Cycling at Saint-Augustin University – The pursuit of history follows the SAU cycling team
In April 2020, Saint Augustine University (SAU) took a pioneering step in sports and became the first historically black college or university (HBCU) in the United States to formally constitute a cycling team.
And you can watch their groundbreaking journey unfold in a five-video series called In pursuit of history. The first video in this series was released on Monday, December 21, the second was released on Tuesday January 26, and the third was released on Tuesday April 13.
the first video features the riders of the small private liberal arts college in Raleigh, North Carolina. The team will compete in the Atlantic Division of USA Cycling, which features more established and experienced club teams from Duke, NC State and Wake Forest. The Falcons are tackling cyclocross and esports first, like the Zwift, and plan to switch to BMX and road disciplines in the future.
The 12-rider mixed team knows there will be no tailwinds. A few riders on the team are champion track and field athletes, and one or two of them are turning to cycling at the Olympic level. But others haven’t ridden since childhood, and they face a steep learning curve as they attempt to master the tactics of turning, shifting, and racing.
But unlike traditionally predominantly white cycling teams, the Falcons’ goals extend far beyond podiums and race rankings.
“This team plays an important role in the race for racial justice,” said Lavar Stubbs, a Bahamian Falcons cyclist. Canyon website blog post. “We are the first HBCU school with a cycling team… [Being] a pioneer, that doesn’t scare me. You can’t worry about falling. Stay stubborn. Do not be afraid.”
the second video details how Nelson Vails, the first African-American cyclist to win an Olympic medal – silver at the 1984 Games – is a major source of inspiration for this team. No other black rider has come close to what Vails has achieved, and black riders are still few in number at the highest levels of professional cycling.
The Falcons cycling team is hoping to change that. “Black children, white children, all children grew up on bicycles” Janas said in a blog post. “For some reason, the separation seems to be happening somewhere in early adulthood, where many white cyclists continue to ride, while fewer African Americans. [do]. “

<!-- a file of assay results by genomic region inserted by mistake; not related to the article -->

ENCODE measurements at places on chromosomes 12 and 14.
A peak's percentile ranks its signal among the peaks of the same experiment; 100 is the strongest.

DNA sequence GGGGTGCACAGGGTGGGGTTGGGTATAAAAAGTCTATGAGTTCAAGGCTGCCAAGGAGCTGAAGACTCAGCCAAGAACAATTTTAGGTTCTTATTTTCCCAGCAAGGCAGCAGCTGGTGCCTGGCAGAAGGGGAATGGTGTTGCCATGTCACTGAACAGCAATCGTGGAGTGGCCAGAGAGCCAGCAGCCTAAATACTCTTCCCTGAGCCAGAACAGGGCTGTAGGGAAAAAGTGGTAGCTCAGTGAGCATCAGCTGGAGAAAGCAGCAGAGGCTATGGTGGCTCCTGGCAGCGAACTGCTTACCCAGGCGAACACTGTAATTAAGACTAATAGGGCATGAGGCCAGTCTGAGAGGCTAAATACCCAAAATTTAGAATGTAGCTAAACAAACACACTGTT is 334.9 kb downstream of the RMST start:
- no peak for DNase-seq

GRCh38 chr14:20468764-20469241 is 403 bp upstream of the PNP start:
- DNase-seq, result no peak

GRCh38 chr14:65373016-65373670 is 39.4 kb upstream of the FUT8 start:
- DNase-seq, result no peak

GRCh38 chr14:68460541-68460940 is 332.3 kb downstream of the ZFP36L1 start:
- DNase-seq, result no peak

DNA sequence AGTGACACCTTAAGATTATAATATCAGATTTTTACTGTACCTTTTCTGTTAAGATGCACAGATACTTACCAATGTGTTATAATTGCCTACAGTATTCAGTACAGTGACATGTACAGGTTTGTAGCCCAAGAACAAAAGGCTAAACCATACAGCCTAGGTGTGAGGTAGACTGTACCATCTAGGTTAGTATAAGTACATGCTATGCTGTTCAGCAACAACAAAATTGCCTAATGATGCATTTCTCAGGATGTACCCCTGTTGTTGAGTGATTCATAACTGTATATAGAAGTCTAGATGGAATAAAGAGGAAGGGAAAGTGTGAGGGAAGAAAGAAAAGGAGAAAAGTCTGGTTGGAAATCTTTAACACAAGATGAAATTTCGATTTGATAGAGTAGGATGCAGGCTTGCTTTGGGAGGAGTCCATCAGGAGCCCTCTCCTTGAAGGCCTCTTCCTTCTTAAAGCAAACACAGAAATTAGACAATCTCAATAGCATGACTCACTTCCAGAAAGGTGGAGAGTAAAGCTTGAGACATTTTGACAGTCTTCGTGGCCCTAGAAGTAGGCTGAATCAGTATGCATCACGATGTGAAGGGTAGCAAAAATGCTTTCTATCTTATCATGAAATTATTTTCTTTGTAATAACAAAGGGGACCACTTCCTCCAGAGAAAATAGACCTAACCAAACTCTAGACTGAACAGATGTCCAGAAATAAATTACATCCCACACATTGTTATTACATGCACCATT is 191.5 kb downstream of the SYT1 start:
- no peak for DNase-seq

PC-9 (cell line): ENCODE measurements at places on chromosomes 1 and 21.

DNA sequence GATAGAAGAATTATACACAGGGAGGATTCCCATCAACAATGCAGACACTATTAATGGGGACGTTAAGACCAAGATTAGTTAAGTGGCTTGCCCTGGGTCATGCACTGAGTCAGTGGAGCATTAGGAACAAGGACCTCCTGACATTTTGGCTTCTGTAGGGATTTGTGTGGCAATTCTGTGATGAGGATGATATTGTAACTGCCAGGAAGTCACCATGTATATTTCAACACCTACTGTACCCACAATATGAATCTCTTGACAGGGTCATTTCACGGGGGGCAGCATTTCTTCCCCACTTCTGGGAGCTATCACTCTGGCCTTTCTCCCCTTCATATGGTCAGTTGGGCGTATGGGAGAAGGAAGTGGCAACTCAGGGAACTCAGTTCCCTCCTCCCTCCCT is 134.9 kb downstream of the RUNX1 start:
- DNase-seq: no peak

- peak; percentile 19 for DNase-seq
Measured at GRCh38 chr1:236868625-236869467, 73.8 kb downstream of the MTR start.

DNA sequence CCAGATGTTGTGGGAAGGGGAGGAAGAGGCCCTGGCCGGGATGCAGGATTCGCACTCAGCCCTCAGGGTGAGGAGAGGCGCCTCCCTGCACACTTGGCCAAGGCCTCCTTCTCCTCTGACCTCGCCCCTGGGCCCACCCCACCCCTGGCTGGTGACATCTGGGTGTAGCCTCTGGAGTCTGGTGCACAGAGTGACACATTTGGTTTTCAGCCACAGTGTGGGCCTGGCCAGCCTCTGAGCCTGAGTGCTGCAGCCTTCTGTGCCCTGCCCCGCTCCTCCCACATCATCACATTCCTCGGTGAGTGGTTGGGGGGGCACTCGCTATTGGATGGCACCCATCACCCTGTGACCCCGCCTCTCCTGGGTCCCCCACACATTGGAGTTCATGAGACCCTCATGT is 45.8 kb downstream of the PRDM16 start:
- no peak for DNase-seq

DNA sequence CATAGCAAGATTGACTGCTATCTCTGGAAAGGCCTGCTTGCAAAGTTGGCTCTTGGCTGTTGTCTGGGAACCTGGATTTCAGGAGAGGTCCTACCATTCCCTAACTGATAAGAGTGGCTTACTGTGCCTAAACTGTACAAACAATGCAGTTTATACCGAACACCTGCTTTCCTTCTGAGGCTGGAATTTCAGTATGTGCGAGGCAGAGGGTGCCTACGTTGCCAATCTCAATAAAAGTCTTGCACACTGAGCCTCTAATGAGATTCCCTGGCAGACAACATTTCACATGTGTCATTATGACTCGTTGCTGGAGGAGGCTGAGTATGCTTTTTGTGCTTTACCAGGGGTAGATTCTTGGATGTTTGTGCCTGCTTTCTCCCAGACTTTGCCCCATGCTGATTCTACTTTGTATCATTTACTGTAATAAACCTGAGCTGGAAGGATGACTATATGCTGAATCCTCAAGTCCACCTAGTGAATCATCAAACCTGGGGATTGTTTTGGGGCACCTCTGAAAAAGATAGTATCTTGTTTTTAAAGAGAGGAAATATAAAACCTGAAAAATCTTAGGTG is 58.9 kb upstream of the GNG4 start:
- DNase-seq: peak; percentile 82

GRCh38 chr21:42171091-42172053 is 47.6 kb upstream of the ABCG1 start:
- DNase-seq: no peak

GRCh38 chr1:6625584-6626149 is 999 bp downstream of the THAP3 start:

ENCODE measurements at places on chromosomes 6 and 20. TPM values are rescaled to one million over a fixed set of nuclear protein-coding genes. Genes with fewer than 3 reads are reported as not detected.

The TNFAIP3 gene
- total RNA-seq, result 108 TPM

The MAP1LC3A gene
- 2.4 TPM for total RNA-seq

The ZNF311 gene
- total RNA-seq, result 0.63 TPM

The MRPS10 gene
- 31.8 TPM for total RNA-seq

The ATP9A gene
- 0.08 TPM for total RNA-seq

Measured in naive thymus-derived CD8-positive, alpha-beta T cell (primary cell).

And the third video, entitled “Pandemic journals”, shows how team members have been forced to adapt due to the COVID-19 pandemic. Five of the Falcons runners vlogged their day-to-day lives, revealing how they juggle the demands of school, work, family, and other responsibilities, in addition to training as a student-athlete (“definitely a student before an athlete, “Aaliyah Williams said).
The concept of the club team started with Mark Janas, Ph.D., professor at SAU business school and now co-team leader who is an avid cyclist. The Falcons were inspired to break down racial barriers and write their own history, just like legendary cycling world champion Major Taylor made 121 years ago.
“The advantage of competing in a traditionally white sport is that we bring diversity, awareness and talent,” said Umar Muhammad, professor of sports management at SAU and the other co-leader of the team. a blog post on the Canyon website. “Being SAU in cycling allows us to tell our story, but also allows us to take other stories home. And share with other HBCU campuses that we are part of a larger community, which is part of a larger landscape of cycling in this world.
The team is supported by a number of sponsors including Canyon Bicycles, Zipp Wheels, Saris, Stages Cycling, Major Taylor Cycling Wear and Fizik. the In pursuit of history the video series was sponsored by Canyon and Ride a bike.
Be on the lookout for two more videos coming out in the coming months.
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